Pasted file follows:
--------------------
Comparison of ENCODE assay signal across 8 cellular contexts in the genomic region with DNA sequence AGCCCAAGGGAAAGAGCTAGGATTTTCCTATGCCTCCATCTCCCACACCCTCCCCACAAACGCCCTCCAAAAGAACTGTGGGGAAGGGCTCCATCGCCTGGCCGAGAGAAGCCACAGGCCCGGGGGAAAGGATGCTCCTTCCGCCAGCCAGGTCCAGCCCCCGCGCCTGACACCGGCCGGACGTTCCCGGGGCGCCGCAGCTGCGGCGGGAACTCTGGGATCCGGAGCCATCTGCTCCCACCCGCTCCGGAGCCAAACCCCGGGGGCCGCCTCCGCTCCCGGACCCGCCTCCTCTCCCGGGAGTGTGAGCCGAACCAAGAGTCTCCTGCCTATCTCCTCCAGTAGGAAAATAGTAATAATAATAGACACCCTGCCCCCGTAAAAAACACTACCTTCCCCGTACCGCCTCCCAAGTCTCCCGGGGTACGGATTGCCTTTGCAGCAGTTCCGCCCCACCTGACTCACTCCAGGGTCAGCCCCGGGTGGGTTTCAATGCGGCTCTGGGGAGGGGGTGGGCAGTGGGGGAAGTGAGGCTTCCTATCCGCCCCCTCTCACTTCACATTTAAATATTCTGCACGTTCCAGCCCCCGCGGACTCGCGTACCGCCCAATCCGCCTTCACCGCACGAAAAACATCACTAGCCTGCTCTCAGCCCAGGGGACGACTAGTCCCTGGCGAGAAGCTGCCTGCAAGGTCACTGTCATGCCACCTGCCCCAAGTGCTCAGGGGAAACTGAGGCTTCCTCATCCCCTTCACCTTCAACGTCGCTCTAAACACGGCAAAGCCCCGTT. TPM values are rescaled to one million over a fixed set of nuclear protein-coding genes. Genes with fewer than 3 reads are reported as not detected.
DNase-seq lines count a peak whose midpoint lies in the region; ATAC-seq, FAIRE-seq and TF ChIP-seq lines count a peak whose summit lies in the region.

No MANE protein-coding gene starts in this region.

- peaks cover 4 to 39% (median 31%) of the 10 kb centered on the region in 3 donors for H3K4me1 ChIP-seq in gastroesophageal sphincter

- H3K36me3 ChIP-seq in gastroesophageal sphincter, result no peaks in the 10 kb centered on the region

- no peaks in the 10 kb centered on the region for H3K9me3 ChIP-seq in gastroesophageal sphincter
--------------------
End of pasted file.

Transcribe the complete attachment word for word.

Comparison of ENCODE assay signal across 8 cellular contexts in the genomic region with DNA sequence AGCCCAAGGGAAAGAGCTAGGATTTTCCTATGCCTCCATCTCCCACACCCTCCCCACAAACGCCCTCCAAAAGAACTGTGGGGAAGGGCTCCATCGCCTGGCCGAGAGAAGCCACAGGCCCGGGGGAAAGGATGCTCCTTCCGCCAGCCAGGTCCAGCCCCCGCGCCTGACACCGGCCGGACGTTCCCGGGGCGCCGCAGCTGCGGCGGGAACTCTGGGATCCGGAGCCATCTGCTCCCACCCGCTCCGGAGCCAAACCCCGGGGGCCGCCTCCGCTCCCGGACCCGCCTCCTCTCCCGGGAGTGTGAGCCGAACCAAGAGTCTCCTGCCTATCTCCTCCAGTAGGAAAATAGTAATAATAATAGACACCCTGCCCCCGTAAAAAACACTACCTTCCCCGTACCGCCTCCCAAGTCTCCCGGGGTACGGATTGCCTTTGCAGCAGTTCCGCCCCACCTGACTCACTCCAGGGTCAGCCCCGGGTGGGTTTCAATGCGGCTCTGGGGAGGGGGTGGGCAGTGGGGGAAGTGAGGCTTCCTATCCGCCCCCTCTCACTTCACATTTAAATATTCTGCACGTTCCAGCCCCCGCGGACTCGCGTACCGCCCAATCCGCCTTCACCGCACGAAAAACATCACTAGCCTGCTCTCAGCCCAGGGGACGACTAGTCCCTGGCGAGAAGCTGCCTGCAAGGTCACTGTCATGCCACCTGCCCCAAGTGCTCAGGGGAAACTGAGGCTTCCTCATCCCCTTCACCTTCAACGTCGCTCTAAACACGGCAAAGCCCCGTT. TPM values are rescaled to one million over a fixed set of nuclear protein-coding genes. Genes with fewer than 3 reads are reported as not detected.
DNase-seq lines count a peak whose midpoint lies in the region; ATAC-seq, FAIRE-seq and TF ChIP-seq lines count a peak whose summit lies in the region.

No MANE protein-coding gene starts in this region.

- peaks cover 4 to 39% (median 31%) of the 10 kb centered on the region in 3 donors for H3K4me1 ChIP-seq in gastroesophageal sphincter

- H3K36me3 ChIP-seq in gastroesophageal sphincter, result no peaks in the 10 kb centered on the region

- no peaks in the 10 kb centered on the region for H3K9me3 ChIP-seq in gastroesophageal sphincter